For TJX Companies, Europe Is Both a Blessing and a Curse

By Markets Fool.com

In the U.S. market, off-price leader TJX Companies (NYSE: TJX) and its smaller rival Ross Stores (NASDAQ: ROST) are pretty evenly matched. TJX has more than twice as much domestic revenue as Ross Stores but has a slightly lower operating margin. Both companies have generated strong sales and earnings growth in the U.S. for many years.

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Despite this relatively comparable performance in the U.S., shares of Ross Stores have more than tripled TJX's gains over the past three years.

TJX Companies vs. Ross Stores Stock Performance data by YCharts.

Much of this disparity can be attributed to TJX's European operations. TJX's large footprint in Europe represents a unique growth opportunity for the company. Yet the profitability of this division has been very inconsistent -- and has declined significantly in recent quarters.

Unsteady profitability in Europe

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TJX's three North American divisions all routinely produce strong margins. Marmaxx, which includes the T.J. Maxx and Marshalls chains within the U.S., has posted a 14.2% segment margin so far this year. Despite being a less mature business, the HomeGoods chain in the U.S. has earned a solid 13.5% segment margin year to date. Finally, TJX's Canadian operations have earned a 14% segment margin.

Looking back over the previous three years, all three segments posted operating margins between 12.9% and 14.6% in each year.

TJX's U.S. chains are all highly profitable. Image source: The Motley Fool.

By contrast, TJX's European operations have never managed to reach double-digit margins. TJX Europe posted a 7.2% segment margin in fiscal 2010, but it ran into problems in the following two years, causing segment margins to fall to low single-digit territory. TJX slowed its European expansion in fiscal 2013, helping margins to rebound, before accelerating its growth again.

For a while, TJX seemed to be back on track in Europe. In fiscal 2015, the TJX Europe segment margin climbed to 8.2% while revenue surged 13%, primarily driven by store openings. But the rising dollar, Brexit, economic uncertainty, and growth investments have started to undermine TJX's performance in Europe in the past two years.

Problems in Europe again

Roughly a year ago, TJX acquired the small Trade Secret chain in Australia. As a result, TJX now combines its European and Australian results in a new business segment called TJX International. Through the first nine months of fiscal 2017, this segment's profit margin has slumped to 4.6% from 6.5% a year earlier.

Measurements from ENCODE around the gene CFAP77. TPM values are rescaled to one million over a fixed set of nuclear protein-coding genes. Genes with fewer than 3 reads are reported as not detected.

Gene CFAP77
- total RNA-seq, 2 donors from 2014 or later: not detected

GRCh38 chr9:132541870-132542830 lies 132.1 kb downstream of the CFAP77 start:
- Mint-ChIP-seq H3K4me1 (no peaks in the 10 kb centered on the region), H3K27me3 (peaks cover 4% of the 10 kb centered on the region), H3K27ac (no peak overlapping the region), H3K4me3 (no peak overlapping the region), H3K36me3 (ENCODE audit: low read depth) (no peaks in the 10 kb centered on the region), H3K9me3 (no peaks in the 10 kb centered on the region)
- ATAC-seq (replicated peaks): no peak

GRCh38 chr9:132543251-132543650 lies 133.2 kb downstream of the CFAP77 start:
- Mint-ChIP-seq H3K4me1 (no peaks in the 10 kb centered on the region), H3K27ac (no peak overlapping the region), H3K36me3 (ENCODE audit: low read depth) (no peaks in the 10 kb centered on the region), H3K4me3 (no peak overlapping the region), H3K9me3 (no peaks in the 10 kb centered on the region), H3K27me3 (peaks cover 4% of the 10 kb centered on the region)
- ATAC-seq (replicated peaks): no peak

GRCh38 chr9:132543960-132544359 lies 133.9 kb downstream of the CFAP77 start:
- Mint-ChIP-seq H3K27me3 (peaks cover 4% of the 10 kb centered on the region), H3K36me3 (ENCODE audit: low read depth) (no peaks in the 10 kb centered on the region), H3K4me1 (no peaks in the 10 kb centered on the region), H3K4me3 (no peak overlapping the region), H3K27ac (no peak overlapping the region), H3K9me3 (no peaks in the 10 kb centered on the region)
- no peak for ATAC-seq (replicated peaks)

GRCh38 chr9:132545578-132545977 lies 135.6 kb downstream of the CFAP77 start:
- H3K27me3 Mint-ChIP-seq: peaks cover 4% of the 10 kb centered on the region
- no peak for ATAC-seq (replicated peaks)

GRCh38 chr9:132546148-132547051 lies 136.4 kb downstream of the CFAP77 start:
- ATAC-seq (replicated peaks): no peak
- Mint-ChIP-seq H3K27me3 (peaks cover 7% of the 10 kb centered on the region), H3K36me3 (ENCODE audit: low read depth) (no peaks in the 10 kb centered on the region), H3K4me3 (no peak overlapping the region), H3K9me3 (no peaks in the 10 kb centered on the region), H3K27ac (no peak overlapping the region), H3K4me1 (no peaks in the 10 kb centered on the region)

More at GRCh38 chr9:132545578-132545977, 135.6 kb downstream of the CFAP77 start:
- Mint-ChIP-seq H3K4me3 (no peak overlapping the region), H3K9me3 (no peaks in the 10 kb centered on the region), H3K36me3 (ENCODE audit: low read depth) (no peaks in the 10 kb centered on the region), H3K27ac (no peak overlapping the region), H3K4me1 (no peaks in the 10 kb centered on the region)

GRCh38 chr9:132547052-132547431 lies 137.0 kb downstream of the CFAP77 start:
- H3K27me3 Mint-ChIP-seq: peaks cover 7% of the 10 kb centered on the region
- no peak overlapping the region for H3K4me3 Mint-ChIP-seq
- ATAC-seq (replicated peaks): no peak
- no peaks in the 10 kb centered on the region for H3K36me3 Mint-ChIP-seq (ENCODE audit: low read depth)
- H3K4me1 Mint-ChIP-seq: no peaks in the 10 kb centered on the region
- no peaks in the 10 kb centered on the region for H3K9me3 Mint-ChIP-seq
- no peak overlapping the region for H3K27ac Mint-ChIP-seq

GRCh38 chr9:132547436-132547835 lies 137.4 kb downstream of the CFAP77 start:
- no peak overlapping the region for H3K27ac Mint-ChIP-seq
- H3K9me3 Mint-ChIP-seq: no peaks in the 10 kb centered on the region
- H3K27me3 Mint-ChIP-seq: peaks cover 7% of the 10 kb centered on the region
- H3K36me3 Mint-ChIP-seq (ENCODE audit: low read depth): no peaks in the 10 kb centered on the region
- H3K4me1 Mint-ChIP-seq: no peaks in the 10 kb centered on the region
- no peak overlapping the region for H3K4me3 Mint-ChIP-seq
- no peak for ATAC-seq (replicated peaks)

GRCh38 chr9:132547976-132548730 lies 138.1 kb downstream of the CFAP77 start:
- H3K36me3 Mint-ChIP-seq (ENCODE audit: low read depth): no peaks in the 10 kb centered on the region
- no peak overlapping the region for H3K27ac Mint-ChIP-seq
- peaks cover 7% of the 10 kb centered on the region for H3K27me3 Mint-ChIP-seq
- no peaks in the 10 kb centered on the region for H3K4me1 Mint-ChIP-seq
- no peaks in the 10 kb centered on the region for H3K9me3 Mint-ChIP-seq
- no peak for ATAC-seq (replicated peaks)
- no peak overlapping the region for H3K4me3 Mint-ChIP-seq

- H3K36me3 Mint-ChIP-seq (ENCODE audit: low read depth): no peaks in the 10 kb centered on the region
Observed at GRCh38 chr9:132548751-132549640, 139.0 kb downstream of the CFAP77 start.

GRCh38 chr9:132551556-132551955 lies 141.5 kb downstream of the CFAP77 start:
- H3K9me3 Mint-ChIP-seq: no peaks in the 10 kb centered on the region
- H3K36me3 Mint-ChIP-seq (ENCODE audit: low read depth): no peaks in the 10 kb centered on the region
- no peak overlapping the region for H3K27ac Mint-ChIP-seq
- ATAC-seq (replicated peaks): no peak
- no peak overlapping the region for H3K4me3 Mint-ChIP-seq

Much of that decline can be attributed to currency swings, as well as the lower profitability of the Trade Secret chain. Furthermore, as TJX has expanded into new countries in Europe -- it entered Austria and the Netherlands in 2015 -- its profitability has taken a short-term hit. Nevertheless, the fact remains that TJX is not meeting expectations in Europe.

Patient investors may be rewarded

It's not that surprising that Ross Stores has dramatically outperformed TJX stock over the past few years when you consider that TJX's European profits have plunged in the past two years. Many investors prefer Ross Stores' more predictable earnings growth.

Ross Stores has reported strong profit growth in recent years. Image source: The Motley Fool.

However, TJX continues to gain market share steadily in Europe, although economic conditions have driven significant variability in its comp-store sales growth. It is the only major off-price retailer there, whereas it faces competition from Ross Stores and several smaller off-price rivals in the U.S. If anything, that should be a positive for TJX's long-term margins in Europe.

TJX has expanded its store count by about 50% in Europe over the past four years. This clearly has had a negative impact on profitability, as it takes a few years for new stores to mature to peak profitability.

In the short run, TJX may find it prudent to slow this growth in order to get its margins back on track. But in the long run, the company sees opportunities to roughly double its store count in Europe, even without expanding into any new countries.

It may take a few years for economic conditions in Europe to rebound and for TJX's investments there to mature. But while currency volatility may sabotage TJX's profitability in Europe from time to time, in the long run, Europe is likely to be a valuable contributor to the off-price giant's sales and earnings growth.

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Adam Levine-Weinberg is long January 2018 $60 calls on The TJX Companies and short January 2018 $90 calls on The TJX Companies. The Motley Fool has no position in any of the stocks mentioned. Try any of our Foolish newsletter services free for 30 days. We Fools may not all hold the same opinions, but we all believe that considering a diverse range of insights makes us better investors. The Motley Fool has a disclosure policy.